Architect">Bruce Wentworth believes a "great room" often is not great until it has been remodeled with excellent design, and he proved it by transforming a cavernous space in a Cleveland Park home that was devoid of architectural character.

The homeowner wanted the room to look and feel like a luxurious hotel lobby. This meant bringing a sense of style and cohesion to what Wentworth described as a disjointed room. "The space before the renovations was disorganized," he said. "It had 21 feet of exposed brick on the fireplace wall, an inefficient and unattractive wet bar, a tall blank wall, and a 3-foot high railing on the second floor that blocked the outside views."

Now, at the center of the room is a towering travertine fireplace surround. Wentworth said his client saw silver travertine in a magazine and loved it, so he installed it with the grain running horizontally, which "provides a break from the verticality of the space."

New 8-foot French doors give the room an elegant appearance and eliminate the transoms that cluttered a rear wall of the room. A recessed metal base was added to avoid the clunky intersection of wood baseboard with travertine marble.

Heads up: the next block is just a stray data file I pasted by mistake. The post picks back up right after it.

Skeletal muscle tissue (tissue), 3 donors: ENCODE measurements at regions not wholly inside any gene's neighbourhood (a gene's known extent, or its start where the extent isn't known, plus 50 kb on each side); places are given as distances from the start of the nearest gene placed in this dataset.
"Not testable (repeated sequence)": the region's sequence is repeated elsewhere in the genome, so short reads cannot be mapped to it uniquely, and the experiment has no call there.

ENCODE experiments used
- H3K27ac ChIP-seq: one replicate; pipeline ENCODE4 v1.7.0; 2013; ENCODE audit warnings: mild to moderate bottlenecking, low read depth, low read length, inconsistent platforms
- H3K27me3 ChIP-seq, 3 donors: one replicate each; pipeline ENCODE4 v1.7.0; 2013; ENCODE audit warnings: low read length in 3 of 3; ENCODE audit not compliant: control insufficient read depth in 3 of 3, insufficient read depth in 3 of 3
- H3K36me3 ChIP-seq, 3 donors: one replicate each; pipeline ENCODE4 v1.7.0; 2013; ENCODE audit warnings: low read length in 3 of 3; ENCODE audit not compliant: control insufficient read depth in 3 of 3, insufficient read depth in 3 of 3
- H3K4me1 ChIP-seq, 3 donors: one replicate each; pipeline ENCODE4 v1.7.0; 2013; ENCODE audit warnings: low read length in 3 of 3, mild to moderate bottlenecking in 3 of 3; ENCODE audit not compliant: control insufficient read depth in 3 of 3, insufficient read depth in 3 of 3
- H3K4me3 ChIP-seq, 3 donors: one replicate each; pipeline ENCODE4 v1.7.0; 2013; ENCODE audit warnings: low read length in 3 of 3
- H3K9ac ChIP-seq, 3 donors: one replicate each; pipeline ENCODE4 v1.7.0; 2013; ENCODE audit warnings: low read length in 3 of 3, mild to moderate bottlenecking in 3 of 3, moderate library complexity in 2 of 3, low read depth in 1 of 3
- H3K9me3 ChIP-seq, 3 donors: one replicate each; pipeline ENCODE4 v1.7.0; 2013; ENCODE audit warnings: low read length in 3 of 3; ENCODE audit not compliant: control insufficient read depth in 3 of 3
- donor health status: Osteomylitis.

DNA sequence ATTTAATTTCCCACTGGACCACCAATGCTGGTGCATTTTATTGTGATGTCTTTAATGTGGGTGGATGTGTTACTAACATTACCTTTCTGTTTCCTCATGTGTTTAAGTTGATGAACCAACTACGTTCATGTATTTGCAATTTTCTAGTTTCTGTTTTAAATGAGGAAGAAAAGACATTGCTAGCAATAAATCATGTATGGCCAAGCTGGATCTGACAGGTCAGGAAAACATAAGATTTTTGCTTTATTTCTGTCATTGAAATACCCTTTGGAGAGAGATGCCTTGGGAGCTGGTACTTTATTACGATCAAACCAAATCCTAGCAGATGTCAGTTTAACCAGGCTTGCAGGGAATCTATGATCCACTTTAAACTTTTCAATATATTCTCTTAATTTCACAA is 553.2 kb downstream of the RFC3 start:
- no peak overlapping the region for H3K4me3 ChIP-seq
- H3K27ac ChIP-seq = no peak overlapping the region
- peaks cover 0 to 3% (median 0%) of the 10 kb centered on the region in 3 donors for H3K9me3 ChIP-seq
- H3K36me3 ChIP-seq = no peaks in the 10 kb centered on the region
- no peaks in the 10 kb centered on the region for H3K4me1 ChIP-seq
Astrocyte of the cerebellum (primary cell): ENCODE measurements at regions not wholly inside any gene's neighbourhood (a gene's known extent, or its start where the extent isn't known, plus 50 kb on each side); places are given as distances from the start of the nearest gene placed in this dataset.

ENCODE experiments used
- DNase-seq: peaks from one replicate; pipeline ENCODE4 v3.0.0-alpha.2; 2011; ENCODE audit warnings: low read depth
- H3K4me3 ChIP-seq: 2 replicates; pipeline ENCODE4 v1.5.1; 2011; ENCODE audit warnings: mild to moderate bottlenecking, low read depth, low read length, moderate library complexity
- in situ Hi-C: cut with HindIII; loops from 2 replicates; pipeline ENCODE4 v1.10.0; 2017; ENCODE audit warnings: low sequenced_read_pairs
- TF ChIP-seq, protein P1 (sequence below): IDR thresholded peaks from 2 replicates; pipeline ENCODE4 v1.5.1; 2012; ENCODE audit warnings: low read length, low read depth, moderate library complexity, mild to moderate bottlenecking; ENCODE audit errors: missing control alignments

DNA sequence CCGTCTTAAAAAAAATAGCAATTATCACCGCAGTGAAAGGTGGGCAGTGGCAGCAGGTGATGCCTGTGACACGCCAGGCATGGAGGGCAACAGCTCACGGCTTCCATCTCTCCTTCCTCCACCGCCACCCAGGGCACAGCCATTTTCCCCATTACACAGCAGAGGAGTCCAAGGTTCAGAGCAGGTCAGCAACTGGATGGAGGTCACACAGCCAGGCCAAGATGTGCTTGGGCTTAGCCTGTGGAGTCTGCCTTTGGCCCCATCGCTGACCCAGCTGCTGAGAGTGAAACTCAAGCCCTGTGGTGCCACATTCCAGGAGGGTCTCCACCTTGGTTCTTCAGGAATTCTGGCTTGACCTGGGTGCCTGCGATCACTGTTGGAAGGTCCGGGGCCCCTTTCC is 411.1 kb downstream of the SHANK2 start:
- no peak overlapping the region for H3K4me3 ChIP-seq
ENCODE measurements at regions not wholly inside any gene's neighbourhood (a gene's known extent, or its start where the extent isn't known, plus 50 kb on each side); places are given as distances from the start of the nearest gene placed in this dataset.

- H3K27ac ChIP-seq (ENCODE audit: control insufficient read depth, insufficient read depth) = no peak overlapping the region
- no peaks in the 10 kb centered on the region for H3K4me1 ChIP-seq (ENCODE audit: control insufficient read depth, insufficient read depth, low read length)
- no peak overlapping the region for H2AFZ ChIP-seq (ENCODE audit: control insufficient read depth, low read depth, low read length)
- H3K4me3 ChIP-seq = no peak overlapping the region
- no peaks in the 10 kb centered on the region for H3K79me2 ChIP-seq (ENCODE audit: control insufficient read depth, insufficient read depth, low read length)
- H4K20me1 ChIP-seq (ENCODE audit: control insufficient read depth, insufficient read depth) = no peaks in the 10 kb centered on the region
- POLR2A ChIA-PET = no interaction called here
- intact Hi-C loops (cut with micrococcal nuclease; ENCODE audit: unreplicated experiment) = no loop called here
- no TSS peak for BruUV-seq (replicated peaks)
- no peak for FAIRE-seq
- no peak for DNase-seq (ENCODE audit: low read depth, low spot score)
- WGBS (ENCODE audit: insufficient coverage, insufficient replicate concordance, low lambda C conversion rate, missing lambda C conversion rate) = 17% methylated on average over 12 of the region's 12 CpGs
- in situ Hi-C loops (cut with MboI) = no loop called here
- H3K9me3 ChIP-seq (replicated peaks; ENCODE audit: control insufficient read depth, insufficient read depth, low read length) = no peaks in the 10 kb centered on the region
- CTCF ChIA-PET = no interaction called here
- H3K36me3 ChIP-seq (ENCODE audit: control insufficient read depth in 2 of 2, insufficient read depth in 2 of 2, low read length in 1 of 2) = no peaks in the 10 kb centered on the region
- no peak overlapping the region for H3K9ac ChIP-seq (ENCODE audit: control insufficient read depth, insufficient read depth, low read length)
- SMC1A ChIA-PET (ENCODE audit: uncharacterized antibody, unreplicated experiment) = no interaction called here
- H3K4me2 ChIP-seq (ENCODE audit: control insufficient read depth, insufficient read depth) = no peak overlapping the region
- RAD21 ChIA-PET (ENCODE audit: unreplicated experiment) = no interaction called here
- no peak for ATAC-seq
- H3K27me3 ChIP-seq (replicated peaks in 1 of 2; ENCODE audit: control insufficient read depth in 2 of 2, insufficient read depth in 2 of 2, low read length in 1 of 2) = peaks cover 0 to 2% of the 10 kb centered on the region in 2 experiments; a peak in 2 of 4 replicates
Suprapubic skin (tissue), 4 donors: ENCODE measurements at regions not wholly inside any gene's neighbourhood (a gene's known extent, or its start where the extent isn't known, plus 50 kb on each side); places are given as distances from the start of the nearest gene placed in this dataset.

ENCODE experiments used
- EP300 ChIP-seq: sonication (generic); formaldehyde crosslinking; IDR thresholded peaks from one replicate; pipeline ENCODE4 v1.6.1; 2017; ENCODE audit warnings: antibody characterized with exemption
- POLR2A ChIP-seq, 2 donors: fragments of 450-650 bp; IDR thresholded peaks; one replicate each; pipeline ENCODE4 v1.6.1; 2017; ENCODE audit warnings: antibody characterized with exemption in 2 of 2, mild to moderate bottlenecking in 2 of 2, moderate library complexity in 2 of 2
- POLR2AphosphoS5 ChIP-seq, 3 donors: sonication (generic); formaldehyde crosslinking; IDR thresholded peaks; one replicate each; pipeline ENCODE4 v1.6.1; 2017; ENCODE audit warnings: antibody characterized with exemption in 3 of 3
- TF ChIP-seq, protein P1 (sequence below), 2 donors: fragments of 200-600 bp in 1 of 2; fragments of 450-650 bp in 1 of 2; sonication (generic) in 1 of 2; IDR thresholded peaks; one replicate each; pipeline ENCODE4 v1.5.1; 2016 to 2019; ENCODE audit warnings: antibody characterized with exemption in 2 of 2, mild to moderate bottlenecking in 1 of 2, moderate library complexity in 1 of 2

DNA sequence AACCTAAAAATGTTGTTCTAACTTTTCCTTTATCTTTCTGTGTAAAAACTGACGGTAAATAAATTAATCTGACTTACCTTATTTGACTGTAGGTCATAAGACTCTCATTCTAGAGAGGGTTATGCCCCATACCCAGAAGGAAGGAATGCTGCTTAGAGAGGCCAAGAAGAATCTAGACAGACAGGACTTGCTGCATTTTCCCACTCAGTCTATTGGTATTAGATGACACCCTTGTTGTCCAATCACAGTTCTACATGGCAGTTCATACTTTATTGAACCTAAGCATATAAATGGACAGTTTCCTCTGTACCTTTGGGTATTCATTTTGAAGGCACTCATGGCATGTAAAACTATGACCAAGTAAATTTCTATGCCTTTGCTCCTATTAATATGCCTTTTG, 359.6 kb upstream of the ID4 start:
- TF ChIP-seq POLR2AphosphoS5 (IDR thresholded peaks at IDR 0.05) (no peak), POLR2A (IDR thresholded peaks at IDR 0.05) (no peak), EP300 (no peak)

The space is grand, yet accessible. All of the openings are harmonized, including the doors and openings to the second level, to balance the room's separate elements, Wentworth said.

"We blended colors, fabrics and high-quality materials, such as travertine, velvets and leathers that add texture and are accessible and touchable," he explained. "The draperies soften the window openings, too, making the room warm and welcoming."

The coffered, beamed ceiling with a large chandelier in the center anchors the space. It also adds an upscale hotel vibe.

The stunning black iron chandelier complements the metal railings used inside and outside the room.

"We also grouped the furniture in several seating groups with a chaise in the middle, seating near the fireplace, and a seating group in the niche, also mimicking a hotel lobby," Wentworth said.

By grouping seating areas, the space is grand enough for a large party yet intimate enough for small gatherings, said Michael Sicheri, a hotel executive who owned an interior design business, Abstract Decor, for eight years.

Sicheri has worked for several luxury hotels, including the Hay Adams. He said like a hotel lobby, the Wentworth-designed space is warm, welcoming and adaptable.

"Whether you have 15 people or two, it's important for the space to feel comfortable," Sicheri said. "They created two separate environments, yet put them together. "

Flowing pillars of drapes help balance the scale of the room, Sicheri added.

No longer disorganized, the room is perfect for entertaining.